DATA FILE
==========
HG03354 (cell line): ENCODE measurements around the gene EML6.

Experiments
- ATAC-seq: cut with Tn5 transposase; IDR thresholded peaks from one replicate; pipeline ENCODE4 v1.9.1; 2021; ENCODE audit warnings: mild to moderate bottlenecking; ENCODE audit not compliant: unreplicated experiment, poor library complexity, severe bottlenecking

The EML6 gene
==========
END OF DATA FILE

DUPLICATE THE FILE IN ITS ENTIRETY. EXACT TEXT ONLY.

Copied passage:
HG03354 (cell line): ENCODE measurements around the gene EML6.

Experiments
- ATAC-seq: cut with Tn5 transposase; IDR thresholded peaks from one replicate; pipeline ENCODE4 v1.9.1; 2021; ENCODE audit warnings: mild to moderate bottlenecking; ENCODE audit not compliant: unreplicated experiment, poor library complexity, severe bottlenecking

The EML6 gene